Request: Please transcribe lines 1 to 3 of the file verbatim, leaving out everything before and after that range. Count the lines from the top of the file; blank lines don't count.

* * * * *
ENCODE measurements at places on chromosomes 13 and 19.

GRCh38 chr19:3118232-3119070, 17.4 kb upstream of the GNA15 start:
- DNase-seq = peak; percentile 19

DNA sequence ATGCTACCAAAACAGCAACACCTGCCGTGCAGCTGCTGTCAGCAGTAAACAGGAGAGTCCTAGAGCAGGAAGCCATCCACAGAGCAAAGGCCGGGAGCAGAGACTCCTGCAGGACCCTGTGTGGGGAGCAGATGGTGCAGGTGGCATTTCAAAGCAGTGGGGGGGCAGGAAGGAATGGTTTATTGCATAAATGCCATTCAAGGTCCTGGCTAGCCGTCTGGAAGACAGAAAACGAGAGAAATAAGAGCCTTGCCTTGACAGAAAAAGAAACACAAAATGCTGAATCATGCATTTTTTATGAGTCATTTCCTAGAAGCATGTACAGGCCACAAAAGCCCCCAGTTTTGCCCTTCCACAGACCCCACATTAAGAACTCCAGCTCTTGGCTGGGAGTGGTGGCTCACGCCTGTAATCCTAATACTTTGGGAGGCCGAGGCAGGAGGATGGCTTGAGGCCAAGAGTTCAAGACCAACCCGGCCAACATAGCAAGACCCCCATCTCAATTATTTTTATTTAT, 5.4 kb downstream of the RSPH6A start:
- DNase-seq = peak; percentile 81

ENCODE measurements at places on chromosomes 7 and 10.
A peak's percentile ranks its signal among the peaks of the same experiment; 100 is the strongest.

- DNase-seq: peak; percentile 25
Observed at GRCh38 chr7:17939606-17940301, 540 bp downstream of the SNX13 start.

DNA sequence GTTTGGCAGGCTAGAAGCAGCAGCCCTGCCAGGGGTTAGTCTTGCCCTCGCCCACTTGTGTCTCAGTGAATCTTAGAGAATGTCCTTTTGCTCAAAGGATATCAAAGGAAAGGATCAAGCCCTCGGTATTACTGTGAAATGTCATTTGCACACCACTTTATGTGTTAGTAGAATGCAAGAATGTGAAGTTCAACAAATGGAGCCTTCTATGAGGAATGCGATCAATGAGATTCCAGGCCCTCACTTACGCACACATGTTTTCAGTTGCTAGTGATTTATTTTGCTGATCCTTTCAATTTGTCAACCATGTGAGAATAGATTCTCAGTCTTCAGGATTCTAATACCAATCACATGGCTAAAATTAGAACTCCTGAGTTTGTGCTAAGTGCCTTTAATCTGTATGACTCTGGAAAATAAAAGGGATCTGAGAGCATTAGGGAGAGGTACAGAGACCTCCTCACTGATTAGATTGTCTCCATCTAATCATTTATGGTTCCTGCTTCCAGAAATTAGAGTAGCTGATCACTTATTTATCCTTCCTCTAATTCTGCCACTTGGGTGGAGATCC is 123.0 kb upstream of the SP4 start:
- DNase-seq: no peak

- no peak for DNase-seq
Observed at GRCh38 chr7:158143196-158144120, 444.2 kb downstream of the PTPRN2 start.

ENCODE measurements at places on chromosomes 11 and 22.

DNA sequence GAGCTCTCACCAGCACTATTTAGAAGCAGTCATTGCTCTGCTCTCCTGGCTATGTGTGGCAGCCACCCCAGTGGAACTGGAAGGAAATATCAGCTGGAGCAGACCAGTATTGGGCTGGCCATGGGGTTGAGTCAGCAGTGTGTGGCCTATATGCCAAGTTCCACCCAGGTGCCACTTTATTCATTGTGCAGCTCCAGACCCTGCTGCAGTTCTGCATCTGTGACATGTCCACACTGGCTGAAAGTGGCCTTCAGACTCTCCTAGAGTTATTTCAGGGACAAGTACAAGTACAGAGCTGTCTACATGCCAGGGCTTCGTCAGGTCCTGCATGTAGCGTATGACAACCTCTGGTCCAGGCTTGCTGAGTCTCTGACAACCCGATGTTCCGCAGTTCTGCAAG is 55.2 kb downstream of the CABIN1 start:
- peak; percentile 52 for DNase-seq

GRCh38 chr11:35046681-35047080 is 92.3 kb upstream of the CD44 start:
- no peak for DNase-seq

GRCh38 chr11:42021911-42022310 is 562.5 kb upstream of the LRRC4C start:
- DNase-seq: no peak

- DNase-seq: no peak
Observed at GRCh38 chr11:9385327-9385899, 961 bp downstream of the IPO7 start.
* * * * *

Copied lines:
ENCODE measurements at places on chromosomes 13 and 19.

GRCh38 chr19:3118232-3119070, 17.4 kb upstream of the GNA15 start:
- DNase-seq = peak; percentile 19